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Dreher Tomkies LLP
Attorneys at Law
2750 Huntington Center
41 South High Street
Columbus, Ohio 43215
Telephone: 614-628-8000
Fax: 614-628-1600

T Alerts
Pic Alerts

June 27, 2003


The Department of the Treasury, through the Financial Crimes Enforcement Network, together with a number of other federal agencies issued a rule pursuant to Section 326 of the USA Patriot Act, which requires banks to implement a written customer identification (CIP) program. See 31 C.F.R. § 103.121. The rule provides that a bank’s CIP program must include procedures for verifying the identity of each customer to the extent reasonable and practicable. Pursuant to these procedures, a bank must obtain, at a minimum, the following information on customers prior to opening an account: (i) name; (ii) date of birth; (iii) address; and (iv) identification number (e.g., a Social Security number). The bank also must verify the identity of the customer by using the information described above within a reasonable amount of time after the account is opened. Such verification may be accomplished by comparing the information described above with information that appears on certain specified documents, such as the customer’s driver’s license. Currently, the rule does not provide that banks must keep photocopies of a customer’s driver’s license or any other document used to verify his or her identity. This may change, however, because the Treasury is reexamining (i) whether banks should be required to maintain copies of such documents and (ii) the type of documents that a bank may use to verify the identity of a non‑U.S. citizen. Until such time as the rule has been amended, it is advisable that banks continue to prepare their CIP programs to comply with the current rule. However, banks should be prepared to modify their programs before compliance is required on October 1, 2003 in the event of a change.

² Mike Tomkies and Chuck Gall


Pursuant to the terms of the settlement, NMAC has agreed to take the following actions during the term of the settlement:

  • Limit the amount of the markup that may be imposed in connection with accepted contracts;
  • Pay $1,000,000 to the America Saves campaign, which will be used to educate African‑American and Hispanics about automobile financing;
  • Send brochures to certain existing customers in order to educate them about automobile financing and the America Saves program;
  • Include a disclosure in retail installment contracts informing buyers that the annual percentage rate is negotiable;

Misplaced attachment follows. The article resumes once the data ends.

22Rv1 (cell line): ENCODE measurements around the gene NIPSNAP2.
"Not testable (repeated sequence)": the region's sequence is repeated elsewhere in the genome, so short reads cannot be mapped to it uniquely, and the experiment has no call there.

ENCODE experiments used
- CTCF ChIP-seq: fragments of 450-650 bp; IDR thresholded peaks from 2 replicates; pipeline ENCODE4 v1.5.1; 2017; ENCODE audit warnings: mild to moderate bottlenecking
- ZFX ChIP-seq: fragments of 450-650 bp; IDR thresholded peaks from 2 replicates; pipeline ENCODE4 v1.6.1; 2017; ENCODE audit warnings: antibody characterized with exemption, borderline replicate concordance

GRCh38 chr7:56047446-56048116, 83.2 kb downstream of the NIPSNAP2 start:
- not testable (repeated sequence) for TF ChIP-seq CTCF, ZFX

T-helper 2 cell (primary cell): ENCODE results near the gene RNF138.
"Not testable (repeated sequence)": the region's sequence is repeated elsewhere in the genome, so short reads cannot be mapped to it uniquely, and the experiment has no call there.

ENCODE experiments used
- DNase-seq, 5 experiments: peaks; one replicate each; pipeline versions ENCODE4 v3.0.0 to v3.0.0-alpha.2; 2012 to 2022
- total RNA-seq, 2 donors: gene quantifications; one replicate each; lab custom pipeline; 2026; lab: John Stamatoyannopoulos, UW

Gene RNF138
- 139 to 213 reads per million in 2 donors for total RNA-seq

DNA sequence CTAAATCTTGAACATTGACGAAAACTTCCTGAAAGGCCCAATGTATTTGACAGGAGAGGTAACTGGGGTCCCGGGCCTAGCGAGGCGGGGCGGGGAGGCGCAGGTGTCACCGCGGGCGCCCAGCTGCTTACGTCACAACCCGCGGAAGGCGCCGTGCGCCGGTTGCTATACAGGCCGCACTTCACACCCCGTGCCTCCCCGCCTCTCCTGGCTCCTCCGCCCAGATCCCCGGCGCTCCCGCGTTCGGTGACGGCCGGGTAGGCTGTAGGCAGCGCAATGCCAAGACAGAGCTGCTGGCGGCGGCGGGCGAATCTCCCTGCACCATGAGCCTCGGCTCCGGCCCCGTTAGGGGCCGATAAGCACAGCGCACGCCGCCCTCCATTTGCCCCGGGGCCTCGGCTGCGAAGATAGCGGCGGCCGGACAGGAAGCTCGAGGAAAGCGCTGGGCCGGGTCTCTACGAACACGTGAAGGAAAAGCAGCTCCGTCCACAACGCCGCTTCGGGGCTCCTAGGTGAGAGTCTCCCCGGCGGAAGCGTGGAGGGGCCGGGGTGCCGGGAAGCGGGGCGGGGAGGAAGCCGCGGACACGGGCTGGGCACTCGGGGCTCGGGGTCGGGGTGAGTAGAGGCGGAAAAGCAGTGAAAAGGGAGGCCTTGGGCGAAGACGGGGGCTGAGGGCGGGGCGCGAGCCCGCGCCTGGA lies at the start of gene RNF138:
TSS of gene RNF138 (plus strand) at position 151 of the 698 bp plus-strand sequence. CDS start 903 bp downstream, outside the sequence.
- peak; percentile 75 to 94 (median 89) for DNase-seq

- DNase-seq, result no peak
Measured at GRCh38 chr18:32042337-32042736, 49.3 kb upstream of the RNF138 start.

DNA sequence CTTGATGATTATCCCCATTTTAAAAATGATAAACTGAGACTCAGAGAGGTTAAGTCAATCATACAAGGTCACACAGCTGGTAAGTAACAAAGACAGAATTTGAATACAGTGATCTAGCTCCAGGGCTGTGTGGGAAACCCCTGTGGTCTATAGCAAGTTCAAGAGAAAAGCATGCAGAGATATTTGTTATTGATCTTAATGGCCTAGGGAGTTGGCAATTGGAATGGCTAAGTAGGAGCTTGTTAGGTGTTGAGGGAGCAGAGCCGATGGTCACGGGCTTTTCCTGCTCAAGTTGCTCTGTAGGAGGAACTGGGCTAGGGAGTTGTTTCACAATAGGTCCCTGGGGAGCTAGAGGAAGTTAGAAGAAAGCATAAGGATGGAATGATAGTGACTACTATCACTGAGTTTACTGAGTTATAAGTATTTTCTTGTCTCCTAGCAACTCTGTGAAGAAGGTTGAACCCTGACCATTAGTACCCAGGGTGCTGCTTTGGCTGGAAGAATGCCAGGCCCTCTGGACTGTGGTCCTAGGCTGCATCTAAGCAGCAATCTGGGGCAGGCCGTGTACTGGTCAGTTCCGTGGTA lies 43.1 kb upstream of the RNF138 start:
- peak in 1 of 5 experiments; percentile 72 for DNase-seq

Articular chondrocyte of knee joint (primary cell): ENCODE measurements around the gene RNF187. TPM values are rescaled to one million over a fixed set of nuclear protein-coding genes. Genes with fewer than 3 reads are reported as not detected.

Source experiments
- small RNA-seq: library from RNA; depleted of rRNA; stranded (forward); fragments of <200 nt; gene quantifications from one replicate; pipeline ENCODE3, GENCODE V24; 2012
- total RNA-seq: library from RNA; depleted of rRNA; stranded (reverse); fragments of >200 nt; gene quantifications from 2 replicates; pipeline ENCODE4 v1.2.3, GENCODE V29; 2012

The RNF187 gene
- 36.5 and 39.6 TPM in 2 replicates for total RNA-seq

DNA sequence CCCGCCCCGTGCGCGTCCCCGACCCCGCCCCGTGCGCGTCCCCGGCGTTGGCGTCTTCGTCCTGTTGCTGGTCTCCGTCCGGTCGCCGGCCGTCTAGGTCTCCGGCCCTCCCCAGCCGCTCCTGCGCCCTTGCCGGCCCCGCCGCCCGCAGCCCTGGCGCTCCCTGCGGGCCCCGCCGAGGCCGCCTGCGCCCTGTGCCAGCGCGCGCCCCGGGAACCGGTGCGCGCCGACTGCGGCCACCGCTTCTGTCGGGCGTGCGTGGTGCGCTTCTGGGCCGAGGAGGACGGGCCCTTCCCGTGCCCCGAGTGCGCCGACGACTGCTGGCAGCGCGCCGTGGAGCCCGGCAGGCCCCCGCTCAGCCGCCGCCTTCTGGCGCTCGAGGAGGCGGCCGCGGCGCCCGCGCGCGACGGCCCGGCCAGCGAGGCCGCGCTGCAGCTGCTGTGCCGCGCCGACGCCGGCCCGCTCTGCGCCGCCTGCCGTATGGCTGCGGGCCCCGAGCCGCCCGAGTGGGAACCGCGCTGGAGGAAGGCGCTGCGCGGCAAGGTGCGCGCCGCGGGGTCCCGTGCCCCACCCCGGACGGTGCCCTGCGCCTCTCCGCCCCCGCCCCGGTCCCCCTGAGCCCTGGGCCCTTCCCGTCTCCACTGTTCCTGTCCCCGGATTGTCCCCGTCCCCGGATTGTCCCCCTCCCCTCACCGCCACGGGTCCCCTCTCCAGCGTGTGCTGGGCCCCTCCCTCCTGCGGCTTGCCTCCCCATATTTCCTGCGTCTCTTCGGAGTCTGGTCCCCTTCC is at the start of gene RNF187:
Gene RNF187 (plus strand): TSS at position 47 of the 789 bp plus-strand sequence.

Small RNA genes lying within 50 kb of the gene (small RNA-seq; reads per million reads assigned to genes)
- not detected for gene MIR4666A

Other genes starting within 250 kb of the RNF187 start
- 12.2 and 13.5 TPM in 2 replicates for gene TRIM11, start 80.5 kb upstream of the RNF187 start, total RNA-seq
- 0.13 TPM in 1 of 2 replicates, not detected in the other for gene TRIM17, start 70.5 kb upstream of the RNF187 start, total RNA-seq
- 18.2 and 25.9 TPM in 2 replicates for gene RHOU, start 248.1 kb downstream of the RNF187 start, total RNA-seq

• Educate dealers on the requirements of ECOA and the importance of compliance;
  • Institute a program whereby preapproved offers of credit with no markup would be offered to African‑American and Hispanic carbuyers;
  • Pay $60,000 to the class representatives and not oppose class counsel’s request for attorneys’ fees of $6,000,000 and costs of $490,000.

A number of similar lawsuits alleging discriminatory dealer markup practices have been filed and are still pending. Automobile sales finance companies, however, are not the only targets of such lawsuits. Public and private lawsuits alleging discriminatory pricing practices also have been brought against lenders making various types of secured and unsecured consumer loans. For example, suits have been brought against mortgage lenders alleging that employee or broker incentive programs that permit such entities to markup rates and fees unlawfully discriminate against protected classes of borrowers.

Based upon the above, it advisable for lenders who rely on employees or independent agents to set loan rates and fees to examine their current policies and procedures in order to determine whether they unlawfully discriminate against borrowers. A lender may do this by performing a self‑test under the ECOA, which now permits lenders to ask applicants for information regarding personal characteristics (i.e., race, color, religion, national origin or sex) if the information is to be used to monitor compliance with ECOA. When performing such a test, however, lenders must make sure that they comply with ECOA’s requirements (e.g., provide all required disclosures) in order to avoid any additional liability under the statute.

If discrimination is discovered pursuant to a self‑test, a lender must take appropriate corrective action, both remedial and prospective, in order to keep the results of the test privileged under the ECOA. Remedial relief may include the return of any overcharges that were imposed. A lender may provide prospective relief by (i) educating employees and independent agents that set loan rates and fees on the requirements and prohibitions of the ECOA and other antidiscrimination statutes, (ii) monitoring compliance with such statutes and (iii) taking appropriate enforcement action against employees and agents that fail to comply. In addition, a lender may provide prospective relief by revising current loan documents so that they are less likely to have a discriminatory impact on protected borrowers. For example, loan documents could be revised so that they clearly inform borrowers that the rates and fees of their loan may be negotiable. Before making such disclosures, however, it is critical that a lender determine whether they are permitted by applicable law in order to avoid any additional legal challenges.

Mike Tomkiesand Chuck Gall